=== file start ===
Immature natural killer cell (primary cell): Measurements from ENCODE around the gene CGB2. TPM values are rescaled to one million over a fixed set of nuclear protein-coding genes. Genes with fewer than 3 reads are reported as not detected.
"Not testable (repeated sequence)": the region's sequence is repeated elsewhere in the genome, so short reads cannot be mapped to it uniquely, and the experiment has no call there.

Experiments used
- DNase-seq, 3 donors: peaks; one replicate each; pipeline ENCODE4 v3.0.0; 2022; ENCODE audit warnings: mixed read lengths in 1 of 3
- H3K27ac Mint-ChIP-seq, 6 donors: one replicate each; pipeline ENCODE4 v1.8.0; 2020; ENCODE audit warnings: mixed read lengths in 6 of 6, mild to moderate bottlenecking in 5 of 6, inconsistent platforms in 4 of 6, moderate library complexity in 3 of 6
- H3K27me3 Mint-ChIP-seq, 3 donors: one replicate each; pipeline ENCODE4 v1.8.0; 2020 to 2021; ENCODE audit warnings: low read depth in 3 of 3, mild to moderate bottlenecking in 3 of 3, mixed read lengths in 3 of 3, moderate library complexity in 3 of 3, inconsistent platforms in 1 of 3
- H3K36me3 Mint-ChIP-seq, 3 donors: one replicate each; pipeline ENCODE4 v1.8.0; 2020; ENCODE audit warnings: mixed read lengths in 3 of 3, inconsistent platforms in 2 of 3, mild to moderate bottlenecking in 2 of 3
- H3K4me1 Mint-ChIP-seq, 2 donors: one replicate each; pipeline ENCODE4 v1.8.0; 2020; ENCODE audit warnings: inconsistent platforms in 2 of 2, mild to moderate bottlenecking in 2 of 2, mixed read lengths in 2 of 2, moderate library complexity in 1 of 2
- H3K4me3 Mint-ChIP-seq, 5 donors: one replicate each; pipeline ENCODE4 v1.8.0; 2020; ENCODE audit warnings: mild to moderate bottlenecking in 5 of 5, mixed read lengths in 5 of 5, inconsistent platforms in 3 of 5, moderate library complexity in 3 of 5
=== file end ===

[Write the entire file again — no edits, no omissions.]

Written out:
Immature natural killer cell (primary cell): Measurements from ENCODE around the gene CGB2. TPM values are rescaled to one million over a fixed set of nuclear protein-coding genes. Genes with fewer than 3 reads are reported as not detected.
"Not testable (repeated sequence)": the region's sequence is repeated elsewhere in the genome, so short reads cannot be mapped to it uniquely, and the experiment has no call there.

Experiments used
- DNase-seq, 3 donors: peaks; one replicate each; pipeline ENCODE4 v3.0.0; 2022; ENCODE audit warnings: mixed read lengths in 1 of 3
- H3K27ac Mint-ChIP-seq, 6 donors: one replicate each; pipeline ENCODE4 v1.8.0; 2020; ENCODE audit warnings: mixed read lengths in 6 of 6, mild to moderate bottlenecking in 5 of 6, inconsistent platforms in 4 of 6, moderate library complexity in 3 of 6
- H3K27me3 Mint-ChIP-seq, 3 donors: one replicate each; pipeline ENCODE4 v1.8.0; 2020 to 2021; ENCODE audit warnings: low read depth in 3 of 3, mild to moderate bottlenecking in 3 of 3, mixed read lengths in 3 of 3, moderate library complexity in 3 of 3, inconsistent platforms in 1 of 3
- H3K36me3 Mint-ChIP-seq, 3 donors: one replicate each; pipeline ENCODE4 v1.8.0; 2020; ENCODE audit warnings: mixed read lengths in 3 of 3, inconsistent platforms in 2 of 3, mild to moderate bottlenecking in 2 of 3
- H3K4me1 Mint-ChIP-seq, 2 donors: one replicate each; pipeline ENCODE4 v1.8.0; 2020; ENCODE audit warnings: inconsistent platforms in 2 of 2, mild to moderate bottlenecking in 2 of 2, mixed read lengths in 2 of 2, moderate library complexity in 1 of 2
- H3K4me3 Mint-ChIP-seq, 5 donors: one replicate each; pipeline ENCODE4 v1.8.0; 2020; ENCODE audit warnings: mild to moderate bottlenecking in 5 of 5, mixed read lengths in 5 of 5, inconsistent platforms in 3 of 5, moderate library complexity in 3 of 5